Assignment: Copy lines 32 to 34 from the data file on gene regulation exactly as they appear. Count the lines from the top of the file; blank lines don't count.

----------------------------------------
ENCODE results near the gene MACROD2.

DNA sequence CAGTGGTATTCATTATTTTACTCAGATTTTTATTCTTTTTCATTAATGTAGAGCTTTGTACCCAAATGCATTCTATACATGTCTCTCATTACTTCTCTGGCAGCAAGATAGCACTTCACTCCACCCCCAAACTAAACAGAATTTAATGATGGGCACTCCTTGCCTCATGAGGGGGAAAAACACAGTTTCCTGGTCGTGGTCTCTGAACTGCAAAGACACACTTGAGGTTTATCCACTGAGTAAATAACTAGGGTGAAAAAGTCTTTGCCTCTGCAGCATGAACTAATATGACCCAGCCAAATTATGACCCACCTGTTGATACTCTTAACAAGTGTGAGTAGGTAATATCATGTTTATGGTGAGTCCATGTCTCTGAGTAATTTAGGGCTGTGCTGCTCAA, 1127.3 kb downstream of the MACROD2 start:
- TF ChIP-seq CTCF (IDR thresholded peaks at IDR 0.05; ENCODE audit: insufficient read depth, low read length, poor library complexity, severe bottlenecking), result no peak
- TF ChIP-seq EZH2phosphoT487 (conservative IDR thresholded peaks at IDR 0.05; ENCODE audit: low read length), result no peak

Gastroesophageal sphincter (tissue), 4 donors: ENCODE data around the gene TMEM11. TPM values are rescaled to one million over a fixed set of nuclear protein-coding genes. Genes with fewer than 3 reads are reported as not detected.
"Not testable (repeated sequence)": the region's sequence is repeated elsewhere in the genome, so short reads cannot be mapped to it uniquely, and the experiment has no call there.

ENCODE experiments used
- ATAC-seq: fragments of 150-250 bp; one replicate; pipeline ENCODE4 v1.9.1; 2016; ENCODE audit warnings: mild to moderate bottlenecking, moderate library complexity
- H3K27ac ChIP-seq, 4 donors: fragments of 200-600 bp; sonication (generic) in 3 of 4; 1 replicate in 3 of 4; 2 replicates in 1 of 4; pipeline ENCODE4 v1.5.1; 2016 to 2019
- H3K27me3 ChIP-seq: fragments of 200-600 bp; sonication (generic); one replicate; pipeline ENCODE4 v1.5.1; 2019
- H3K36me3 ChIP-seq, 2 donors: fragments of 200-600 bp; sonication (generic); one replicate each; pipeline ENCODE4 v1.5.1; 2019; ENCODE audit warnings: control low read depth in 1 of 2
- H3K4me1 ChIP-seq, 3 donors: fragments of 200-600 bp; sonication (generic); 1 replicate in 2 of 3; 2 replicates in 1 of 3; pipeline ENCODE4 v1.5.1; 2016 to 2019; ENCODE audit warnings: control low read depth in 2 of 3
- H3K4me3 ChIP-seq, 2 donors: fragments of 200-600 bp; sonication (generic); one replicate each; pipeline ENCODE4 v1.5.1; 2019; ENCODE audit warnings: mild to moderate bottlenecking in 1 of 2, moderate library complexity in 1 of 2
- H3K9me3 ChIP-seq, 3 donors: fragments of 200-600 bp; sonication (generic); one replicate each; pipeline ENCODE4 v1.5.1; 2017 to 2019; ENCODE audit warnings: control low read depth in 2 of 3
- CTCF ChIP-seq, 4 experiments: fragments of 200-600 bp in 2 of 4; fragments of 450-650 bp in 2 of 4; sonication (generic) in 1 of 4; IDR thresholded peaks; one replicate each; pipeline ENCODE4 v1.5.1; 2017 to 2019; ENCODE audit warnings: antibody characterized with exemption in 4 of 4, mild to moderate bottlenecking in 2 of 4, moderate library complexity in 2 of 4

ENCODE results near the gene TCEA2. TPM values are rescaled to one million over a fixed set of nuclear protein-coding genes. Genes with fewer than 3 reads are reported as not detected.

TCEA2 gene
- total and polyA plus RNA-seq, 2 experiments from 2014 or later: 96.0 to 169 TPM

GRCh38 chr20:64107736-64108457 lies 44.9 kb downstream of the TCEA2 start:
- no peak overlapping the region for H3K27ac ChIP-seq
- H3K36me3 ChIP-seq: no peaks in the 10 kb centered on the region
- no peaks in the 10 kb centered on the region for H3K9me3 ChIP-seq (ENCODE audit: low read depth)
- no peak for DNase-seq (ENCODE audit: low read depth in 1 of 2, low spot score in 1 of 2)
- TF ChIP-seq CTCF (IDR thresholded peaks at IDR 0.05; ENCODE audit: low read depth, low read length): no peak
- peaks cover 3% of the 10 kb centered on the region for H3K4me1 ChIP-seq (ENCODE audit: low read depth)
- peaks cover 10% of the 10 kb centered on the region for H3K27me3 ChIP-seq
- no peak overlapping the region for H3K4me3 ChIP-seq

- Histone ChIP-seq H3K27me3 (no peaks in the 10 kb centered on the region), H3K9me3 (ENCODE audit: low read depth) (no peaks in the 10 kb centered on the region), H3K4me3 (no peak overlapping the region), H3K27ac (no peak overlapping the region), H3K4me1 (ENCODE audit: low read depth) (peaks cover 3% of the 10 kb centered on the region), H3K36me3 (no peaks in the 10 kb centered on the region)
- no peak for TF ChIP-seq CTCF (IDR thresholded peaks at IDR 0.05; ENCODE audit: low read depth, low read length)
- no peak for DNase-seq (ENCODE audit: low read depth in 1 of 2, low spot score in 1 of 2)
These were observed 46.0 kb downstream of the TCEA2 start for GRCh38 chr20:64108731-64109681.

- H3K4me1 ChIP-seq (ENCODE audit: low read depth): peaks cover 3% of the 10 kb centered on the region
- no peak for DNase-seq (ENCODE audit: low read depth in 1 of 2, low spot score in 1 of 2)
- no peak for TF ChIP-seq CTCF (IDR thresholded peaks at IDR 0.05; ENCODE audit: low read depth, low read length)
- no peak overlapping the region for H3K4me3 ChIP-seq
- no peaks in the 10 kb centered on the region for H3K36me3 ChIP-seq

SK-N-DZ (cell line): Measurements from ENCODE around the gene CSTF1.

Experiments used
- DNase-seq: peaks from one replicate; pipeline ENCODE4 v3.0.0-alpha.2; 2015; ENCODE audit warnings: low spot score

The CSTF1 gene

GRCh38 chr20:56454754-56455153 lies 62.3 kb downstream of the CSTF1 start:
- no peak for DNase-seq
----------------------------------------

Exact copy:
- H3K4me1 ChIP-seq (ENCODE audit: low read depth): peaks cover 3% of the 10 kb centered on the region
- no peak for DNase-seq (ENCODE audit: low read depth in 1 of 2, low spot score in 1 of 2)
- no peak for TF ChIP-seq CTCF (IDR thresholded peaks at IDR 0.05; ENCODE audit: low read depth, low read length)